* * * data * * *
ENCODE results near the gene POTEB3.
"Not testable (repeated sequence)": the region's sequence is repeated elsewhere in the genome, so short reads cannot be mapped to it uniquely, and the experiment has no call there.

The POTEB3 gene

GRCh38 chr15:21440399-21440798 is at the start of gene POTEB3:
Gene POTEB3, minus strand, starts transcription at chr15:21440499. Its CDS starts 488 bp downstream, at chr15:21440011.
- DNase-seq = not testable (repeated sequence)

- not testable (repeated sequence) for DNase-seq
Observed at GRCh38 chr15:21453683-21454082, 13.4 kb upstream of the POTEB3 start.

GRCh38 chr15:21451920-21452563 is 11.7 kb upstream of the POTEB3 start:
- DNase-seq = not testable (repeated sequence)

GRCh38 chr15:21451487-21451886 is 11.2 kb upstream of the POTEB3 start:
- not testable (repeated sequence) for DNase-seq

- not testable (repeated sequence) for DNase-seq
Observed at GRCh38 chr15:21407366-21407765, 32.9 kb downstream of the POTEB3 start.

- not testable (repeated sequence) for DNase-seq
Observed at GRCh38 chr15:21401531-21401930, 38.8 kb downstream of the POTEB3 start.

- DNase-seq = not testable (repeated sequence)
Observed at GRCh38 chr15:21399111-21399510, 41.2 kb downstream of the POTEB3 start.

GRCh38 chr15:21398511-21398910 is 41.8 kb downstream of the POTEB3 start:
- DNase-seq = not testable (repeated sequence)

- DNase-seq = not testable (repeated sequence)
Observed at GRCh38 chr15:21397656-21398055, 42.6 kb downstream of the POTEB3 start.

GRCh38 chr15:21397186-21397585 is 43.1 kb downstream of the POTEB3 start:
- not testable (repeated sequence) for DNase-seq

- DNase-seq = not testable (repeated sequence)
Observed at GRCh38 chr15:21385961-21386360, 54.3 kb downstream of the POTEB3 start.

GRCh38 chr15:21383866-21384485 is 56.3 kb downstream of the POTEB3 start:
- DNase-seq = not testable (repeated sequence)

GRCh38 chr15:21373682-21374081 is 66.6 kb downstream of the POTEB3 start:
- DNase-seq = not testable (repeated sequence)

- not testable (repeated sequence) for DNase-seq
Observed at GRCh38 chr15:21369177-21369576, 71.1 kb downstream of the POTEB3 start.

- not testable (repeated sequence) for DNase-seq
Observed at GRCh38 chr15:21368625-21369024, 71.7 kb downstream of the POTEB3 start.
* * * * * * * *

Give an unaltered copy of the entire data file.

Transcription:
ENCODE results near the gene POTEB3.
"Not testable (repeated sequence)": the region's sequence is repeated elsewhere in the genome, so short reads cannot be mapped to it uniquely, and the experiment has no call there.

The POTEB3 gene

GRCh38 chr15:21440399-21440798 is at the start of gene POTEB3:
Gene POTEB3, minus strand, starts transcription at chr15:21440499. Its CDS starts 488 bp downstream, at chr15:21440011.
- DNase-seq = not testable (repeated sequence)

- not testable (repeated sequence) for DNase-seq
Observed at GRCh38 chr15:21453683-21454082, 13.4 kb upstream of the POTEB3 start.

GRCh38 chr15:21451920-21452563 is 11.7 kb upstream of the POTEB3 start:
- DNase-seq = not testable (repeated sequence)

GRCh38 chr15:21451487-21451886 is 11.2 kb upstream of the POTEB3 start:
- not testable (repeated sequence) for DNase-seq

- not testable (repeated sequence) for DNase-seq
Observed at GRCh38 chr15:21407366-21407765, 32.9 kb downstream of the POTEB3 start.

- not testable (repeated sequence) for DNase-seq
Observed at GRCh38 chr15:21401531-21401930, 38.8 kb downstream of the POTEB3 start.

- DNase-seq = not testable (repeated sequence)
Observed at GRCh38 chr15:21399111-21399510, 41.2 kb downstream of the POTEB3 start.

GRCh38 chr15:21398511-21398910 is 41.8 kb downstream of the POTEB3 start:
- DNase-seq = not testable (repeated sequence)

- DNase-seq = not testable (repeated sequence)
Observed at GRCh38 chr15:21397656-21398055, 42.6 kb downstream of the POTEB3 start.

GRCh38 chr15:21397186-21397585 is 43.1 kb downstream of the POTEB3 start:
- not testable (repeated sequence) for DNase-seq

- DNase-seq = not testable (repeated sequence)
Observed at GRCh38 chr15:21385961-21386360, 54.3 kb downstream of the POTEB3 start.

GRCh38 chr15:21383866-21384485 is 56.3 kb downstream of the POTEB3 start:
- DNase-seq = not testable (repeated sequence)

GRCh38 chr15:21373682-21374081 is 66.6 kb downstream of the POTEB3 start:
- DNase-seq = not testable (repeated sequence)

- not testable (repeated sequence) for DNase-seq
Observed at GRCh38 chr15:21369177-21369576, 71.1 kb downstream of the POTEB3 start.

- not testable (repeated sequence) for DNase-seq
Observed at GRCh38 chr15:21368625-21369024, 71.7 kb downstream of the POTEB3 start.